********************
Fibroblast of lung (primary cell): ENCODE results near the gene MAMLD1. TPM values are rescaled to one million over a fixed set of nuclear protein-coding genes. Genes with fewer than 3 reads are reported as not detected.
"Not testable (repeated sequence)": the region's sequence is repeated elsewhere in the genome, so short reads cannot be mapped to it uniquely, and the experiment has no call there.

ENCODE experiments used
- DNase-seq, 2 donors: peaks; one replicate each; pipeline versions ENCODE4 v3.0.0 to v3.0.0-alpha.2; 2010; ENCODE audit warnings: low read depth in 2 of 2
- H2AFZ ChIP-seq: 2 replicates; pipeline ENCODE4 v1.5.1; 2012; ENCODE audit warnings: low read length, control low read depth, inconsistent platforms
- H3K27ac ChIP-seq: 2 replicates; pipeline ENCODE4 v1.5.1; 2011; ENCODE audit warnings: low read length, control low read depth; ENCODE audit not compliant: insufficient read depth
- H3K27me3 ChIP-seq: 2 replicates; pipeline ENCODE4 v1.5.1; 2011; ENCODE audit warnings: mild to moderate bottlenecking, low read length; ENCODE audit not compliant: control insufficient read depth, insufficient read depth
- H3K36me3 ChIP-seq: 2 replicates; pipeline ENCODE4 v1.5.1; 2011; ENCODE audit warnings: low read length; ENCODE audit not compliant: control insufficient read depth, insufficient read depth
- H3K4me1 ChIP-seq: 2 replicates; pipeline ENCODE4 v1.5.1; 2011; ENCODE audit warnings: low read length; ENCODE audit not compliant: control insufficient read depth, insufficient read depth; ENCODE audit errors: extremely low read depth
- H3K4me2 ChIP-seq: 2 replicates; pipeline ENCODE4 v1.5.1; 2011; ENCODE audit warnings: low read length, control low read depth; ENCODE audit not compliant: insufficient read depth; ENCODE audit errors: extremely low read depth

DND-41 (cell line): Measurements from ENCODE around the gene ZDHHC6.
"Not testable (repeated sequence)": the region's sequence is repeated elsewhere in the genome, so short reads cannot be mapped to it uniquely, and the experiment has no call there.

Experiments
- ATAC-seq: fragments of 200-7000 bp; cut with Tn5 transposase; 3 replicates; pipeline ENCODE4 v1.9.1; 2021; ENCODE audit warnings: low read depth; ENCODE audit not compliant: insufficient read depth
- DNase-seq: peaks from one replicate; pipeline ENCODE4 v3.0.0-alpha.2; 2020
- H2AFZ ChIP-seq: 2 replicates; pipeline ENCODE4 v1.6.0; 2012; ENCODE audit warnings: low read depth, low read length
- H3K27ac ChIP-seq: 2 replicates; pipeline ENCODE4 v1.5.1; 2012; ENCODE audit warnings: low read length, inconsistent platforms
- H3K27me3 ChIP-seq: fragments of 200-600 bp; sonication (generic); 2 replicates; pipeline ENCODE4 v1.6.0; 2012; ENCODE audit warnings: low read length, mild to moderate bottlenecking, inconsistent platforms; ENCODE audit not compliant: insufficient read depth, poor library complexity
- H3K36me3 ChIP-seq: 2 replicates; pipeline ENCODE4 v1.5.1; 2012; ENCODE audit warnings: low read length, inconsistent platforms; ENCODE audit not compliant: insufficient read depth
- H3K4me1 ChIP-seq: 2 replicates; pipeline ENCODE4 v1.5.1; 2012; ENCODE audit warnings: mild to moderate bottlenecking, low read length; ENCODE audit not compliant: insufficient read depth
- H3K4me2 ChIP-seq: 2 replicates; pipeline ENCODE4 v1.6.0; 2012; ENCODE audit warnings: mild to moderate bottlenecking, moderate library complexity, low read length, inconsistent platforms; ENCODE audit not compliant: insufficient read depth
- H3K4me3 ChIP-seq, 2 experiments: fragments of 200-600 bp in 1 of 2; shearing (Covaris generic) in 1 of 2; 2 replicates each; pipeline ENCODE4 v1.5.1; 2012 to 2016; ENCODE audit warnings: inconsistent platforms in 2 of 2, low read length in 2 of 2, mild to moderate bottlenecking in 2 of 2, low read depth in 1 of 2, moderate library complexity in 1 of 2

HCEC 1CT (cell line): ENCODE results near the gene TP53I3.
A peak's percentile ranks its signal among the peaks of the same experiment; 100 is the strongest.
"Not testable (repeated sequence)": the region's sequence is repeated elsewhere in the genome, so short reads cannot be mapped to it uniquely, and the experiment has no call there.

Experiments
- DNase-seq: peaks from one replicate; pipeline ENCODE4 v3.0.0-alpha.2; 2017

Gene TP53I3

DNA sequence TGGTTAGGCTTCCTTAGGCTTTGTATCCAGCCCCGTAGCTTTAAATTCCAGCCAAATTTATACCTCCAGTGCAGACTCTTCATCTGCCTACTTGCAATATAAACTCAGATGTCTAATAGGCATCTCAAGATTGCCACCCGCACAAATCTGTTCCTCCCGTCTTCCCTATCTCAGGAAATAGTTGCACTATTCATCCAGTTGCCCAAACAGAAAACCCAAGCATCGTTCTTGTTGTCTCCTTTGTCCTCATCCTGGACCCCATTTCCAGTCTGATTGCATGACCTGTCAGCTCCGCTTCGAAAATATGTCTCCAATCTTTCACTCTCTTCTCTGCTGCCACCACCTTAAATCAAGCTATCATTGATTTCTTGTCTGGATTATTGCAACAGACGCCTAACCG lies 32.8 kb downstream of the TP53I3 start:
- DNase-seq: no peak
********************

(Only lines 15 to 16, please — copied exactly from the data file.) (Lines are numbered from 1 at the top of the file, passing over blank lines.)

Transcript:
- DNase-seq: peaks from one replicate; pipeline ENCODE4 v3.0.0-alpha.2; 2020
- H2AFZ ChIP-seq: 2 replicates; pipeline ENCODE4 v1.6.0; 2012; ENCODE audit warnings: low read depth, low read length